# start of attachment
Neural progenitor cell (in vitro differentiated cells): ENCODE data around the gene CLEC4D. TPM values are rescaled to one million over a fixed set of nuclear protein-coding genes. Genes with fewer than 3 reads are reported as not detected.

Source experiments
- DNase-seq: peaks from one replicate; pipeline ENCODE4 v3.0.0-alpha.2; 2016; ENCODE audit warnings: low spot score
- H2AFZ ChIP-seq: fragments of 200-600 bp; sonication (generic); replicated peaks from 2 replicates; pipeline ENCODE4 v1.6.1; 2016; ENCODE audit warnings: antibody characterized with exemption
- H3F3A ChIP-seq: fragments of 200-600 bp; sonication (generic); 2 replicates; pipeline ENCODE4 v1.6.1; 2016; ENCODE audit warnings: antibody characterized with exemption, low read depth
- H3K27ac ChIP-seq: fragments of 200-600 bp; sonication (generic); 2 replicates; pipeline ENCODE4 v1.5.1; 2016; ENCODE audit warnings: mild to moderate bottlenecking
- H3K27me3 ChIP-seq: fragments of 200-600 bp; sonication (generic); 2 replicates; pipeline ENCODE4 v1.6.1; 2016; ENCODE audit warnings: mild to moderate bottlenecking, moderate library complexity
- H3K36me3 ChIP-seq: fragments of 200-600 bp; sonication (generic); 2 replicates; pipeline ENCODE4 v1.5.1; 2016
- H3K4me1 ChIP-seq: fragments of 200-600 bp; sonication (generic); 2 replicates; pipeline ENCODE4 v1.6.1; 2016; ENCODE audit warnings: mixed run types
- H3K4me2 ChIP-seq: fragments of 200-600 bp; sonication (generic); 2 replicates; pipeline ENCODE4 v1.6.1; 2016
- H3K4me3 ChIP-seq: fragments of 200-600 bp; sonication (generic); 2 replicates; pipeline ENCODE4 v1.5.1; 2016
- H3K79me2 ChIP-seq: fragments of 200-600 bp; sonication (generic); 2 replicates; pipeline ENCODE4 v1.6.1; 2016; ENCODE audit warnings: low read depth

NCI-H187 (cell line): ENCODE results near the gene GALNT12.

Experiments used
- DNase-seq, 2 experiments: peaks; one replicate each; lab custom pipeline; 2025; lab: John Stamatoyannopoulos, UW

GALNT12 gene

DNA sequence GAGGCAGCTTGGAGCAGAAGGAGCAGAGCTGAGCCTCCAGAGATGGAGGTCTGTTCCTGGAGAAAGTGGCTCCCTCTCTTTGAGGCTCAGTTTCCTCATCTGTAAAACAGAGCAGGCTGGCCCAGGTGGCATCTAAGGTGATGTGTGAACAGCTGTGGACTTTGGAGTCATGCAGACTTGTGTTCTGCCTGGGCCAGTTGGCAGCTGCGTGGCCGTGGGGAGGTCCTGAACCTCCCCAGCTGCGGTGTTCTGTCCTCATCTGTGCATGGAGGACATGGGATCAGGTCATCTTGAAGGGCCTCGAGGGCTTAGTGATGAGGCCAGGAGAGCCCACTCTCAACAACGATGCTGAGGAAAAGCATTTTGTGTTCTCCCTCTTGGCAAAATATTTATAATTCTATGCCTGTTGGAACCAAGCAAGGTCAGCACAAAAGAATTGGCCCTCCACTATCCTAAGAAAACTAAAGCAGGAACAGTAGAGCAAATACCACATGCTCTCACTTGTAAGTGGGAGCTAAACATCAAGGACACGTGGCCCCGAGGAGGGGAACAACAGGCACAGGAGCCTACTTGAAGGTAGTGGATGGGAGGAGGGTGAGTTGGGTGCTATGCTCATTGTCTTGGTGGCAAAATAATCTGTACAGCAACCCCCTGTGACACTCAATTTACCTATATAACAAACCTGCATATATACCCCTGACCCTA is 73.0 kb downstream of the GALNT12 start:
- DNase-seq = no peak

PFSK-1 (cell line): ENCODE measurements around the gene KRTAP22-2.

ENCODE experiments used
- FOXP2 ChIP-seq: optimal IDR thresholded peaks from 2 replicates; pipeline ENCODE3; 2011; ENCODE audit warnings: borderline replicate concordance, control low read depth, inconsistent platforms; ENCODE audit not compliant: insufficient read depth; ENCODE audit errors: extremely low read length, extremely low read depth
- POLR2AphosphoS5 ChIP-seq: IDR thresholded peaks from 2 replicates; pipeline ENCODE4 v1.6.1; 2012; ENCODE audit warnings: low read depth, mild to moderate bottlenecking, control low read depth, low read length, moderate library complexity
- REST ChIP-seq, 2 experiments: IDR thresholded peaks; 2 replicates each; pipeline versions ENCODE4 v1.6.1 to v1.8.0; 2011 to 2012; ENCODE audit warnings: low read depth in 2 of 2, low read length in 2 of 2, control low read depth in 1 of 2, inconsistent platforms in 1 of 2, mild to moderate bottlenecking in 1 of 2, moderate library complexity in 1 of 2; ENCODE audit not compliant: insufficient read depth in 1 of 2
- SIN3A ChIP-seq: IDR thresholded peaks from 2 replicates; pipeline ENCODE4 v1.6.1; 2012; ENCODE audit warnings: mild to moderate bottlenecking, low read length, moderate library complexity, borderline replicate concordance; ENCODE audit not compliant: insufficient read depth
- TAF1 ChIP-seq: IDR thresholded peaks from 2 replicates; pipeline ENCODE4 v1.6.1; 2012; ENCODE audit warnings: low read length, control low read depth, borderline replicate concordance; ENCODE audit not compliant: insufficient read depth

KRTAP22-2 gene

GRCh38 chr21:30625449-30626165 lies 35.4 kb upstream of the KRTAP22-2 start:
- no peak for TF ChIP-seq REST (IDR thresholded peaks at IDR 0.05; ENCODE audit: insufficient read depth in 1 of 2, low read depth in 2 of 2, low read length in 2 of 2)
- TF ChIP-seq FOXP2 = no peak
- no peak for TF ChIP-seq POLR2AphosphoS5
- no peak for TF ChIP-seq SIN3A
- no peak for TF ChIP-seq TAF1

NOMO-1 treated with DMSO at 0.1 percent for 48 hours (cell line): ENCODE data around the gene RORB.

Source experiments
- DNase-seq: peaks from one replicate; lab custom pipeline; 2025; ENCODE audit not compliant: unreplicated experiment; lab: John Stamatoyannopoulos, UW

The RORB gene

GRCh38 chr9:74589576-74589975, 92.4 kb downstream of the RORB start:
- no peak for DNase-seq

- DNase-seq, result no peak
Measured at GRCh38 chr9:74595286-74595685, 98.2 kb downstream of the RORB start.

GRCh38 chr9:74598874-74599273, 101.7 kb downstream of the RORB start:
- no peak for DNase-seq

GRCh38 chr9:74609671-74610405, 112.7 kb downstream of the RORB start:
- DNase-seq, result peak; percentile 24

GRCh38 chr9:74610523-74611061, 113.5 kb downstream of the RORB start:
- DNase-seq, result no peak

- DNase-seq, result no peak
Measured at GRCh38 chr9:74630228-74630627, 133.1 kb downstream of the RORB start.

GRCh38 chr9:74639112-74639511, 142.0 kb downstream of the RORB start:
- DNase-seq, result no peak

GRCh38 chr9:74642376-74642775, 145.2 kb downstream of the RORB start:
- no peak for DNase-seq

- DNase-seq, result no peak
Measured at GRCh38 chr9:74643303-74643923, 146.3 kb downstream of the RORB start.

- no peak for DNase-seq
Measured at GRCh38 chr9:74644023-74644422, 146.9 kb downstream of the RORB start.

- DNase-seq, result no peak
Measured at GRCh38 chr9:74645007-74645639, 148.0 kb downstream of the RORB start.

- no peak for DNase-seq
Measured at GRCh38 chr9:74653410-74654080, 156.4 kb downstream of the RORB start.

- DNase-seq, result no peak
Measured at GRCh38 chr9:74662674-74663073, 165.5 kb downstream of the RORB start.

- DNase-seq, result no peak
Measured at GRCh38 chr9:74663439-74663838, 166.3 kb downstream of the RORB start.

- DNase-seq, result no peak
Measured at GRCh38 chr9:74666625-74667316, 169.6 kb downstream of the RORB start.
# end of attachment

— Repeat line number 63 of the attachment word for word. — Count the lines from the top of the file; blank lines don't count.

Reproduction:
- DNase-seq, result no peak